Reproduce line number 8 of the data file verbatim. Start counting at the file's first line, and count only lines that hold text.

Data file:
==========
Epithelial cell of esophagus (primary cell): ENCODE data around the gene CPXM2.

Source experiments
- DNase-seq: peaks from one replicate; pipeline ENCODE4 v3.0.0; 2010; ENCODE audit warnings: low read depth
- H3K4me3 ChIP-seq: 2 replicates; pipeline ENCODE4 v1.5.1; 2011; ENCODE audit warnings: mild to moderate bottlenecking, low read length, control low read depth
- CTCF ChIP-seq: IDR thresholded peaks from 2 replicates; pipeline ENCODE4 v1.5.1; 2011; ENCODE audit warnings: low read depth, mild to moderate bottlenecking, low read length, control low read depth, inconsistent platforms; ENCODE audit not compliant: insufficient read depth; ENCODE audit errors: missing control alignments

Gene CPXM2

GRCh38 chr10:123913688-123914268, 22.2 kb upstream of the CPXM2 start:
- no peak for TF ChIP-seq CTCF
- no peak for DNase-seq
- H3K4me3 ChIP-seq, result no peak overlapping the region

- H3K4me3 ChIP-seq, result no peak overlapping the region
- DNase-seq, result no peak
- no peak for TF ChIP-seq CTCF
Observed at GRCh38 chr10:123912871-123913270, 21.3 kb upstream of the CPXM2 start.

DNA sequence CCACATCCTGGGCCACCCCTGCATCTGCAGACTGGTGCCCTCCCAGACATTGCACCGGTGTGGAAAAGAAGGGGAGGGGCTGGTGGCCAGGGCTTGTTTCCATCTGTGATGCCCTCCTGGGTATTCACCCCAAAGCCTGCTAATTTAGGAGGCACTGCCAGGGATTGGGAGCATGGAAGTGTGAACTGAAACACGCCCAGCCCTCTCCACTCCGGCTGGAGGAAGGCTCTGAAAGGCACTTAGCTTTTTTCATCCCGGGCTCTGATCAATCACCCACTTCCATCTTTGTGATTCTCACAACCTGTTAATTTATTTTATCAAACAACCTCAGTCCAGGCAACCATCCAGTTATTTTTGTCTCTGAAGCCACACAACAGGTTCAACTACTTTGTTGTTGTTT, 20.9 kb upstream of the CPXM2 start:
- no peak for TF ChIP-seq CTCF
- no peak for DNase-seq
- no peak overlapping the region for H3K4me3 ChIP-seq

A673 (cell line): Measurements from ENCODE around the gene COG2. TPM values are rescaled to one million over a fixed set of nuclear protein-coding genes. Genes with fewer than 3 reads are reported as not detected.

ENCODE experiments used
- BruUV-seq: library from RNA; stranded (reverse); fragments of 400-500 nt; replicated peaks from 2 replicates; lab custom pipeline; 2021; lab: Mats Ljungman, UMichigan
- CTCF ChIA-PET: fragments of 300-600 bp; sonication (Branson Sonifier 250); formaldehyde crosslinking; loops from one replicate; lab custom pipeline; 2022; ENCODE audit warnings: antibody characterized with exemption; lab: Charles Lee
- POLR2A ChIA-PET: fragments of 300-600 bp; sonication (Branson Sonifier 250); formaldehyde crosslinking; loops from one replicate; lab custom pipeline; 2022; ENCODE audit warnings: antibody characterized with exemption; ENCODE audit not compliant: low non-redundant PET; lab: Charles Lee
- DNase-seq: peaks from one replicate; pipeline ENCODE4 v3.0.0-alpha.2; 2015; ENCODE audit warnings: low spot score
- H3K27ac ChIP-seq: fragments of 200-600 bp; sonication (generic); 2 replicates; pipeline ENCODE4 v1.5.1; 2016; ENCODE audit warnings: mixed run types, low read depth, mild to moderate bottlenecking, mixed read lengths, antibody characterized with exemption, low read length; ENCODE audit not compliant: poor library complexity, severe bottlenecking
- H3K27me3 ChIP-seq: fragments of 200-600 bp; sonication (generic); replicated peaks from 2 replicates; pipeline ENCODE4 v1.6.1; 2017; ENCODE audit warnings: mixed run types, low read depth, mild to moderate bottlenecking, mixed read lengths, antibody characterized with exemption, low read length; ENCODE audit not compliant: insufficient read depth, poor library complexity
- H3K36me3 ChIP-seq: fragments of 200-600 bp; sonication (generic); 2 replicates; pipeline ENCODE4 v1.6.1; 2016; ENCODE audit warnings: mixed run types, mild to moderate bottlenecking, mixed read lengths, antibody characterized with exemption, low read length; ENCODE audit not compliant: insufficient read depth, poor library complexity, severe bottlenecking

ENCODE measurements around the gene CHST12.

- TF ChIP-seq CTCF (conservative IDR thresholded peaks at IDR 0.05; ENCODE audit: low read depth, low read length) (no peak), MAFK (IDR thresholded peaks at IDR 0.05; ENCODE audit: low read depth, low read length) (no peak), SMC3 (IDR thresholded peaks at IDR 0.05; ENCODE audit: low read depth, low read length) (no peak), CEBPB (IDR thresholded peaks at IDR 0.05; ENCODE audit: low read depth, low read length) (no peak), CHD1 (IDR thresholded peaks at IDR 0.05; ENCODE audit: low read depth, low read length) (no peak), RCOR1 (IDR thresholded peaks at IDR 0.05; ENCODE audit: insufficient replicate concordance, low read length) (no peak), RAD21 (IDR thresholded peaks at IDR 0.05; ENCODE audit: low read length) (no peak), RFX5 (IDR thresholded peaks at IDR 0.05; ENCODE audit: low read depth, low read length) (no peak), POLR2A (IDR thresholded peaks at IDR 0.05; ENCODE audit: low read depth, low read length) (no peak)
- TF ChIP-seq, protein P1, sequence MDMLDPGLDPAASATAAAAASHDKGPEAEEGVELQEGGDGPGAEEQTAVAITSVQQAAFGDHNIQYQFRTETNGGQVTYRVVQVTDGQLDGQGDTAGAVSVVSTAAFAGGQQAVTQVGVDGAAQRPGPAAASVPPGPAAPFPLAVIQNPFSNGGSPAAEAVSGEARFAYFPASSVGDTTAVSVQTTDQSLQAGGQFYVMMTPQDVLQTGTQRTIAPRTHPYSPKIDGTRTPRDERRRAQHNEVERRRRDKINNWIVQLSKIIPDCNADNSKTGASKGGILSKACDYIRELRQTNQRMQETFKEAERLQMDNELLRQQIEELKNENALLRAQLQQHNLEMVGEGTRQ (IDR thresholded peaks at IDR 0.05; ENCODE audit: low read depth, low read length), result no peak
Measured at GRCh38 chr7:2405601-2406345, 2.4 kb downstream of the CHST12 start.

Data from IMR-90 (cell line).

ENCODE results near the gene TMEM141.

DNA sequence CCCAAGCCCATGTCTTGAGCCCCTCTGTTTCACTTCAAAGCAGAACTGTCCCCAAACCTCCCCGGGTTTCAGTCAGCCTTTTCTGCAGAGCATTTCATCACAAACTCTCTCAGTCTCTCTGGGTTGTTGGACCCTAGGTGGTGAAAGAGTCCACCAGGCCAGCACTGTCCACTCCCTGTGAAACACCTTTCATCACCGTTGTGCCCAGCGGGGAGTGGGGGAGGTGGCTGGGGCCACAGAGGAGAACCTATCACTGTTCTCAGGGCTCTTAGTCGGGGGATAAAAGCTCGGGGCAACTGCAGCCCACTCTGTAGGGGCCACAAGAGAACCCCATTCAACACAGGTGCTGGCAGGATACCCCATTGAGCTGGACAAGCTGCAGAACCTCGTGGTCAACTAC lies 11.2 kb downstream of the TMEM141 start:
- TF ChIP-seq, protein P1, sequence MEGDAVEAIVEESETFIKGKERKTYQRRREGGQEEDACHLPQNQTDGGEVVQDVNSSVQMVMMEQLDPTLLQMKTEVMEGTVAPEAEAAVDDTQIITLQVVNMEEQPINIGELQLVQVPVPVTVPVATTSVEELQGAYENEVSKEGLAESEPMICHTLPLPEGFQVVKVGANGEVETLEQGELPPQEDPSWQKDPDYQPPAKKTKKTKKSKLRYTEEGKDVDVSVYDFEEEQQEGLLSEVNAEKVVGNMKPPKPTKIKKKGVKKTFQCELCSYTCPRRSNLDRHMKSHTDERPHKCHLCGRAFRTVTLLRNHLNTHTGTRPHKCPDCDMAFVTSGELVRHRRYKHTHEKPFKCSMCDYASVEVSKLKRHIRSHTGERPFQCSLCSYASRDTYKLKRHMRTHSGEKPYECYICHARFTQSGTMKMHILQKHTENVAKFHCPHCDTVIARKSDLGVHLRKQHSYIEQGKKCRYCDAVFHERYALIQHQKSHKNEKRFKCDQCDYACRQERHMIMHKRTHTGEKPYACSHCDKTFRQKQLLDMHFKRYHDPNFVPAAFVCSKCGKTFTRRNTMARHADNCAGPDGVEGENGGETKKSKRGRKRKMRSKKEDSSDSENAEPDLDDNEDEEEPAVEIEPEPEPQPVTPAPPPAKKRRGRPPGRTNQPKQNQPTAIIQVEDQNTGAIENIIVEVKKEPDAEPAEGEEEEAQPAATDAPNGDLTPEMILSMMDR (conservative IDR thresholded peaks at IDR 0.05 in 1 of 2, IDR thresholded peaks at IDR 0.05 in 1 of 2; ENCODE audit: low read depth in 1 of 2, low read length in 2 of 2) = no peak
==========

- no peak for TF ChIP-seq CTCF